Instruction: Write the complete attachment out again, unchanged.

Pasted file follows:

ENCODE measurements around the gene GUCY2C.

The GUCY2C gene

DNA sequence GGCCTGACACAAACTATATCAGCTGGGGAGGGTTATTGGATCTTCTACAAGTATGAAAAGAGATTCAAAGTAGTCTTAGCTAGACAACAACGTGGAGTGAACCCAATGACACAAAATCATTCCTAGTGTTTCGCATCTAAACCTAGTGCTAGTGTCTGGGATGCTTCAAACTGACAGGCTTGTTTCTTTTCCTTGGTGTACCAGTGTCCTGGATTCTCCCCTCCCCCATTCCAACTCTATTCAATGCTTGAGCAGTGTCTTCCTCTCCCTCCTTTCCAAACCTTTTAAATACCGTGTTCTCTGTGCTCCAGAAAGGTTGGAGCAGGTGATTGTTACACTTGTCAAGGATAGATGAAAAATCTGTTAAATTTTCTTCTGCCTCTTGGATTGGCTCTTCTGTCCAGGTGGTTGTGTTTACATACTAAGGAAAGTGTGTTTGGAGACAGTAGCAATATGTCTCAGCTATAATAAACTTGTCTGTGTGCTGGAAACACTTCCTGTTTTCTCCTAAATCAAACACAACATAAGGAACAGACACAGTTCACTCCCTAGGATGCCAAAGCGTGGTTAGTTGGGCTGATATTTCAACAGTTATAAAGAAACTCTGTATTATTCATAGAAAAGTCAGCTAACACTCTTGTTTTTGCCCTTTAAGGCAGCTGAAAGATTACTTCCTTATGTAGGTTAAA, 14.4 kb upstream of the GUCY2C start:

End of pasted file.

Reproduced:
ENCODE measurements around the gene GUCY2C.

The GUCY2C gene

DNA sequence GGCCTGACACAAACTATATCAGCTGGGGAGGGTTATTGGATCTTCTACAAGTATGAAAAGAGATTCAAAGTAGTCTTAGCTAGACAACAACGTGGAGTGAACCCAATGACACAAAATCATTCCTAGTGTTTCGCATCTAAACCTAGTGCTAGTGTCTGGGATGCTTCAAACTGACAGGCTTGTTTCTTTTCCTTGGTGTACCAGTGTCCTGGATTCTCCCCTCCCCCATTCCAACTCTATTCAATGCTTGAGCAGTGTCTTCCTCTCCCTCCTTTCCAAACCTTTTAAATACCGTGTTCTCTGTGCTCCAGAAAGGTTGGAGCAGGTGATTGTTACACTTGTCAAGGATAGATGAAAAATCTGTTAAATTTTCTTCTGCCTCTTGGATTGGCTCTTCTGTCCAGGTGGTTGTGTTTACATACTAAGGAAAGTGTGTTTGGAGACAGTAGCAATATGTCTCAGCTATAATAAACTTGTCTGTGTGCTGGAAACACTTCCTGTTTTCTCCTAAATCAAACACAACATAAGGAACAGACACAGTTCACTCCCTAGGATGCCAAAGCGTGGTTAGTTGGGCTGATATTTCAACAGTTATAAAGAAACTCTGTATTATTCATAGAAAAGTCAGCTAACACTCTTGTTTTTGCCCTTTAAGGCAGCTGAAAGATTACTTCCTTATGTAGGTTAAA, 14.4 kb upstream of the GUCY2C start: